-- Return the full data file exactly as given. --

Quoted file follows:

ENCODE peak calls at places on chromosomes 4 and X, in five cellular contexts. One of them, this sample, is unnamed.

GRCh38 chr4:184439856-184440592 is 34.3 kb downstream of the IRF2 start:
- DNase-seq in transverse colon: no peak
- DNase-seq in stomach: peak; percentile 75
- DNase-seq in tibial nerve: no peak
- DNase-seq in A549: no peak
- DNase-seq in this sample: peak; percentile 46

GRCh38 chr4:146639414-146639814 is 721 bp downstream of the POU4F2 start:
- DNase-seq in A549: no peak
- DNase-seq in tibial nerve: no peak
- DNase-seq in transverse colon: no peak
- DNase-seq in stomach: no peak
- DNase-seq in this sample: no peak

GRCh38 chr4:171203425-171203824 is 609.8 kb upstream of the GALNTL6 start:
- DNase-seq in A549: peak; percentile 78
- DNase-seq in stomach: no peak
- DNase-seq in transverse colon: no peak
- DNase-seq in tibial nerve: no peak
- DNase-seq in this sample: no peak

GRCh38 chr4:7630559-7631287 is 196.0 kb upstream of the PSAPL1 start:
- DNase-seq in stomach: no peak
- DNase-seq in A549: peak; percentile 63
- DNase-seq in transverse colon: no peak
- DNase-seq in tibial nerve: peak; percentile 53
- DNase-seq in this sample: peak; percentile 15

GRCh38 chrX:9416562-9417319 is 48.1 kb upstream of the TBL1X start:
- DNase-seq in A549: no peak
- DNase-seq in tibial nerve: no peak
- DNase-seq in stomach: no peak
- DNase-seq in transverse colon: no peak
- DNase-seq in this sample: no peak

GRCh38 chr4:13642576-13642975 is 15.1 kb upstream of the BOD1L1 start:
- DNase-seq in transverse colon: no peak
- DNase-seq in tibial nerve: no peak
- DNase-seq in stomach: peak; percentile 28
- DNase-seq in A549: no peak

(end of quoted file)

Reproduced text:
ENCODE peak calls at places on chromosomes 4 and X, in five cellular contexts. One of them, this sample, is unnamed.

GRCh38 chr4:184439856-184440592 is 34.3 kb downstream of the IRF2 start:
- DNase-seq in transverse colon: no peak
- DNase-seq in stomach: peak; percentile 75
- DNase-seq in tibial nerve: no peak
- DNase-seq in A549: no peak
- DNase-seq in this sample: peak; percentile 46

GRCh38 chr4:146639414-146639814 is 721 bp downstream of the POU4F2 start:
- DNase-seq in A549: no peak
- DNase-seq in tibial nerve: no peak
- DNase-seq in transverse colon: no peak
- DNase-seq in stomach: no peak
- DNase-seq in this sample: no peak

GRCh38 chr4:171203425-171203824 is 609.8 kb upstream of the GALNTL6 start:
- DNase-seq in A549: peak; percentile 78
- DNase-seq in stomach: no peak
- DNase-seq in transverse colon: no peak
- DNase-seq in tibial nerve: no peak
- DNase-seq in this sample: no peak

GRCh38 chr4:7630559-7631287 is 196.0 kb upstream of the PSAPL1 start:
- DNase-seq in stomach: no peak
- DNase-seq in A549: peak; percentile 63
- DNase-seq in transverse colon: no peak
- DNase-seq in tibial nerve: peak; percentile 53
- DNase-seq in this sample: peak; percentile 15

GRCh38 chrX:9416562-9417319 is 48.1 kb upstream of the TBL1X start:
- DNase-seq in A549: no peak
- DNase-seq in tibial nerve: no peak
- DNase-seq in stomach: no peak
- DNase-seq in transverse colon: no peak
- DNase-seq in this sample: no peak

GRCh38 chr4:13642576-13642975 is 15.1 kb upstream of the BOD1L1 start:
- DNase-seq in transverse colon: no peak
- DNase-seq in tibial nerve: no peak
- DNase-seq in stomach: peak; percentile 28
- DNase-seq in A549: no peak